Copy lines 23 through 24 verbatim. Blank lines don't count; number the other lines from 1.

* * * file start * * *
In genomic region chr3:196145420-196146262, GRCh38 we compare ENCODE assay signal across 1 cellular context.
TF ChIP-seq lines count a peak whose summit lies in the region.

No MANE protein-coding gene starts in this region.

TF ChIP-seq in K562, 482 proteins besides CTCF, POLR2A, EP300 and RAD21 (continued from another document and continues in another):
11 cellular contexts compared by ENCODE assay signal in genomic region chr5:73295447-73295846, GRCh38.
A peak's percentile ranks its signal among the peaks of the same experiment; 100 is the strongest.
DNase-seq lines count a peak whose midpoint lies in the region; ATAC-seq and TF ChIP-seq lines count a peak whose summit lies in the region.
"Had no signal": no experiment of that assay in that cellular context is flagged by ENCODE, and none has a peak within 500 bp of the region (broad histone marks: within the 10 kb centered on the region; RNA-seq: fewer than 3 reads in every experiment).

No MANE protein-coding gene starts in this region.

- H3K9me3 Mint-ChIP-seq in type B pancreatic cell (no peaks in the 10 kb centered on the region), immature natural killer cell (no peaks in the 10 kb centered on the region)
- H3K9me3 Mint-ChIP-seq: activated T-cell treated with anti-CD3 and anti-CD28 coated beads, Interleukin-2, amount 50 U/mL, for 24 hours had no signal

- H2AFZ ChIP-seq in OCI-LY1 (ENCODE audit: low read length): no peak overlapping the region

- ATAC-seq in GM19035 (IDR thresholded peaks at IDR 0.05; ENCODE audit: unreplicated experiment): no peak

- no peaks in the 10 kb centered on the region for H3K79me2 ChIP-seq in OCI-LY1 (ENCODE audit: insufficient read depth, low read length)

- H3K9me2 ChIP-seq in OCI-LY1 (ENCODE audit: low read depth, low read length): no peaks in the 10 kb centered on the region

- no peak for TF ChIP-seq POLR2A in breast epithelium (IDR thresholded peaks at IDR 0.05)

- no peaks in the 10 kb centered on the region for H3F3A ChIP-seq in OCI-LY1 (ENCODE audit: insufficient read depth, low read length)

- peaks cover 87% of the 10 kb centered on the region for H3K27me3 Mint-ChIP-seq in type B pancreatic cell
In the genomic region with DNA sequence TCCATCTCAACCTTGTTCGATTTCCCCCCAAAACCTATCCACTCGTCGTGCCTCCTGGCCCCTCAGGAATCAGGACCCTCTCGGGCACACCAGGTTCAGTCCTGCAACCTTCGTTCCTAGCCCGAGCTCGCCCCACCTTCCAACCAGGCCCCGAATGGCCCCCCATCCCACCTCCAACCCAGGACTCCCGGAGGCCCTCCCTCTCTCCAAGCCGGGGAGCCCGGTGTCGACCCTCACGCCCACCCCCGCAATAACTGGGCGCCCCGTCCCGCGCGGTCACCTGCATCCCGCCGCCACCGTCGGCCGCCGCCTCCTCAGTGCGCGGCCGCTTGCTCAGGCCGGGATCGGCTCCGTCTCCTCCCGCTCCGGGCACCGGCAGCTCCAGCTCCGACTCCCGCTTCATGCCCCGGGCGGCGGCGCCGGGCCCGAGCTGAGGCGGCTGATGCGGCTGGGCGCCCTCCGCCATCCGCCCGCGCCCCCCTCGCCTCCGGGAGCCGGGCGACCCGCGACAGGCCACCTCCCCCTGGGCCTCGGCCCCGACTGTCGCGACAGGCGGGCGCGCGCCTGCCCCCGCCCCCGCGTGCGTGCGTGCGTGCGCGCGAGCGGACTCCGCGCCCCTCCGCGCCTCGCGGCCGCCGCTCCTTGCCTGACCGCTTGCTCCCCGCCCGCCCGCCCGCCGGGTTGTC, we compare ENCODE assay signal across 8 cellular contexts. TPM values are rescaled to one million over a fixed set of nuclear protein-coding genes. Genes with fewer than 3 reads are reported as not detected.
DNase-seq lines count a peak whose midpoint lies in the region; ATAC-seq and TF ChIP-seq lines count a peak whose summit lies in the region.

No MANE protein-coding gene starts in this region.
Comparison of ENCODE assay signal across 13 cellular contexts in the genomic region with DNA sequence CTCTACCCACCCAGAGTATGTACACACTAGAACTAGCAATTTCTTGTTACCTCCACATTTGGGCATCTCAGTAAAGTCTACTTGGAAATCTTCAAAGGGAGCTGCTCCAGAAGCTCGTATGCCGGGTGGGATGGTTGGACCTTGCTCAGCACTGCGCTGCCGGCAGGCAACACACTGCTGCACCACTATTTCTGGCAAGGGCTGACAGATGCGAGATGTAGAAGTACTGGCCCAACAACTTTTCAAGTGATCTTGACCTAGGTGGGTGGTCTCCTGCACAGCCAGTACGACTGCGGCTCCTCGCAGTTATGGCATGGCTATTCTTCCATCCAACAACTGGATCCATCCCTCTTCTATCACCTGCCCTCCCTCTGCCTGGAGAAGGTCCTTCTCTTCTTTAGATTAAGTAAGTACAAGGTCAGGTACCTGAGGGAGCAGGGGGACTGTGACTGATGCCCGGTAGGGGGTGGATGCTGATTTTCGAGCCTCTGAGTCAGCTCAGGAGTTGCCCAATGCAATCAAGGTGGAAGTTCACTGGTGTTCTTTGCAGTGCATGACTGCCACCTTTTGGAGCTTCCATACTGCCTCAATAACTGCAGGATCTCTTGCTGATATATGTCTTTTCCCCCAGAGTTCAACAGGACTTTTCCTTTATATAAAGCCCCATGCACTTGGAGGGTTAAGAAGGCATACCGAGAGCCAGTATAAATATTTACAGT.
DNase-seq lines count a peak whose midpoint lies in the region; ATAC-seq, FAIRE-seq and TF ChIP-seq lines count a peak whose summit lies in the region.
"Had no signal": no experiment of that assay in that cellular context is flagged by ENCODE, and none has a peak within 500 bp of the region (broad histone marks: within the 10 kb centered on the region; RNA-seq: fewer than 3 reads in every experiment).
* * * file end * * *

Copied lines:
DNase-seq lines count a peak whose midpoint lies in the region; ATAC-seq, FAIRE-seq and TF ChIP-seq lines count a peak whose summit lies in the region.
"Had no signal": no experiment of that assay in that cellular context is flagged by ENCODE, and none has a peak within 500 bp of the region (broad histone marks: within the 10 kb centered on the region; RNA-seq: fewer than 3 reads in every experiment).